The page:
Not all reality TV sucks… but most border on shameless. The controversy, drama, shock value — these are a proven formula for notoriety. We are a generation addicted to trash television and we feel zero guilt for it.
“Don’t judge me”
So-called trash TV is not a new phenomenon. Over the last two decades we’ve been tuning in to the likes of Jerry Springer, Jersey Shore, The Bachelor, 16 and Pregnant, Keeping Up With the Kardashians and The Real Housewives. We’re voyeurs and the lives of the rich, beautiful and emotionally unstable provide us with the ultimate form of escapism.
Just take a look at British series Love Island, poignantly dubbed ‘the Holy Grail of Trash TV‘. The show is a cultural force that can’t be ignored. A cross-demographic phenomenon, it’s the UK’s most popular show that has now spawned an American version.
Addicted to sleazy reality TV
Here’s a simple definition of trash TV: A genre of television talk show with little educational content and a focus on controversy and confrontation. These aren’t shows that require investment and analysis from us — they’re drama in a fishbowl.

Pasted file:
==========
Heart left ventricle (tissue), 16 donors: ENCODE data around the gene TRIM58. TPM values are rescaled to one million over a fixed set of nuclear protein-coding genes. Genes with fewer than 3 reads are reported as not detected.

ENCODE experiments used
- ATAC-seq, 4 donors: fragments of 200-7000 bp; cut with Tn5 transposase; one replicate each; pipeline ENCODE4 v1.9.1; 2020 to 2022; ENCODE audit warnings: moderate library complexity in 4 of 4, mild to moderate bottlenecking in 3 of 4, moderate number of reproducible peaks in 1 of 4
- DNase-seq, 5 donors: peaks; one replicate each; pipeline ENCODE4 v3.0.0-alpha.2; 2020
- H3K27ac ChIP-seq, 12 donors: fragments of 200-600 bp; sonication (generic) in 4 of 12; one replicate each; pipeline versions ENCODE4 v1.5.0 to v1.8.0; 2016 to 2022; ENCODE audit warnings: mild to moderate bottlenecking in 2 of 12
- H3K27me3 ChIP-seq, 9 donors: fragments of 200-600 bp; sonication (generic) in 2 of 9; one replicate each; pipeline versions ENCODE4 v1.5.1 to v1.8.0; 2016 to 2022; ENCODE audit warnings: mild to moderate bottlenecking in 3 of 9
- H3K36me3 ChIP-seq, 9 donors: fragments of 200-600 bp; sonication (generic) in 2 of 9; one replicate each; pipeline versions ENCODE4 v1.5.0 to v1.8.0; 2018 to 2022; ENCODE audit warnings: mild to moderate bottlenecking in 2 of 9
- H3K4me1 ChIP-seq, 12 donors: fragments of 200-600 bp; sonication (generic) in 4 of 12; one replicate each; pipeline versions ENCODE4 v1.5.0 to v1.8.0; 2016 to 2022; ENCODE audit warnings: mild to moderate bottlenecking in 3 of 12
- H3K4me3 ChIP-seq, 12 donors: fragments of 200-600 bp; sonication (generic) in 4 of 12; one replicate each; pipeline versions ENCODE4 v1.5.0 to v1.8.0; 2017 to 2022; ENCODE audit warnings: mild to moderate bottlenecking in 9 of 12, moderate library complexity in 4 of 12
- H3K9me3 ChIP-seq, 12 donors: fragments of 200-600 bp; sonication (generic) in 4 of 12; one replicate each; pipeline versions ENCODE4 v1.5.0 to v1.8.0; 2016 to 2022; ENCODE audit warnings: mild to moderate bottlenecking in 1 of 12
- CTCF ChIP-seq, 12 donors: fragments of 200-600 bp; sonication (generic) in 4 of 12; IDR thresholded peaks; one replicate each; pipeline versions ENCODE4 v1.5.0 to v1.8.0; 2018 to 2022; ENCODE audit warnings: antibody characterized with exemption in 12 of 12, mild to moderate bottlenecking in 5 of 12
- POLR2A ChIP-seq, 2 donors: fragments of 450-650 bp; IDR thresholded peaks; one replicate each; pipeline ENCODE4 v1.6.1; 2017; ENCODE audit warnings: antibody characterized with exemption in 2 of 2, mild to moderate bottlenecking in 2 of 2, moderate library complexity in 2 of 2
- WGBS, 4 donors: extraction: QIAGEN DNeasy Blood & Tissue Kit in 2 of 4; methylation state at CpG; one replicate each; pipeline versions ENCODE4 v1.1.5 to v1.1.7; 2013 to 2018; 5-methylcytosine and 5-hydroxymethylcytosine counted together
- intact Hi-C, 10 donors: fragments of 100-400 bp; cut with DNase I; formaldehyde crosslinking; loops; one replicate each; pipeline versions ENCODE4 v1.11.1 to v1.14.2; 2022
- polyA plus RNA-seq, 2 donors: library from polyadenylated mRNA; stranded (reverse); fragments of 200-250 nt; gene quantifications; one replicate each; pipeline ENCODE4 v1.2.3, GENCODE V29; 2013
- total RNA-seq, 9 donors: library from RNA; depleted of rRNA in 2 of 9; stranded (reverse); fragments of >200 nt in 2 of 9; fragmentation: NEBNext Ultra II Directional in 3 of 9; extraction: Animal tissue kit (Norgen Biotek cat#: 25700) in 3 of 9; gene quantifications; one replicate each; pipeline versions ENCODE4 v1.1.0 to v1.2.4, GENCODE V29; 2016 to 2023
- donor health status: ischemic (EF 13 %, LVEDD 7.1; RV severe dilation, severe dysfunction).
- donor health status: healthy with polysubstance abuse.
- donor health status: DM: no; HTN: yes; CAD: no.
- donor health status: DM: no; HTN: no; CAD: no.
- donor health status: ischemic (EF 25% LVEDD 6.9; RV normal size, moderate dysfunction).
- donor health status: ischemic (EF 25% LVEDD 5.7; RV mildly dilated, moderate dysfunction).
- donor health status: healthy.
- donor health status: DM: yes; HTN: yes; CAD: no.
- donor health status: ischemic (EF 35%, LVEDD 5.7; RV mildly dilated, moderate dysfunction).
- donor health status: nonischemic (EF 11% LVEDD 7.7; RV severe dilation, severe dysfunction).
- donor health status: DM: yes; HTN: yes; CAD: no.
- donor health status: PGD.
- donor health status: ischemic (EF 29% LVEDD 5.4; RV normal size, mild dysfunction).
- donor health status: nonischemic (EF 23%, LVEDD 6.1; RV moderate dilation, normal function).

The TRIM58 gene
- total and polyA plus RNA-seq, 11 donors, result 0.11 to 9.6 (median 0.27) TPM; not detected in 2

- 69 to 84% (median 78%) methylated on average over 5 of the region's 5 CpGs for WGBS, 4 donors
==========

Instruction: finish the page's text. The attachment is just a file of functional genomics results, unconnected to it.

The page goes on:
From our fascination with “rich-people problems” to the promiscuity and bizarre drama unfolding in real-time, it’s unscripted TV that doesn’t rely on good writing or high production value to keep us glued.
Television for the masses
Forget about the infamous tape; Paris Hilton’s career actually catapulted to fame off the back of The Simple Life, a show that followed her and best friend Nicole Richie across rural America. It was a classic ‘fish out of water’ story that kicked off a renaissance in trash TV. But before her, there was the ‘Jerry Springer effect’.
The shameless television personality of what is perhaps the most universally known reality show of all time was ingenious and calculating. He knew what the public wanted, and he catered to them unapologetically.
Is there value in disconnecting from our day-to-day lives and diving into not-so-real reality TV? Content that often showcases our most barefaced and audacious behaviors? Who knows — just don’t ask the Kardashians for their opinion.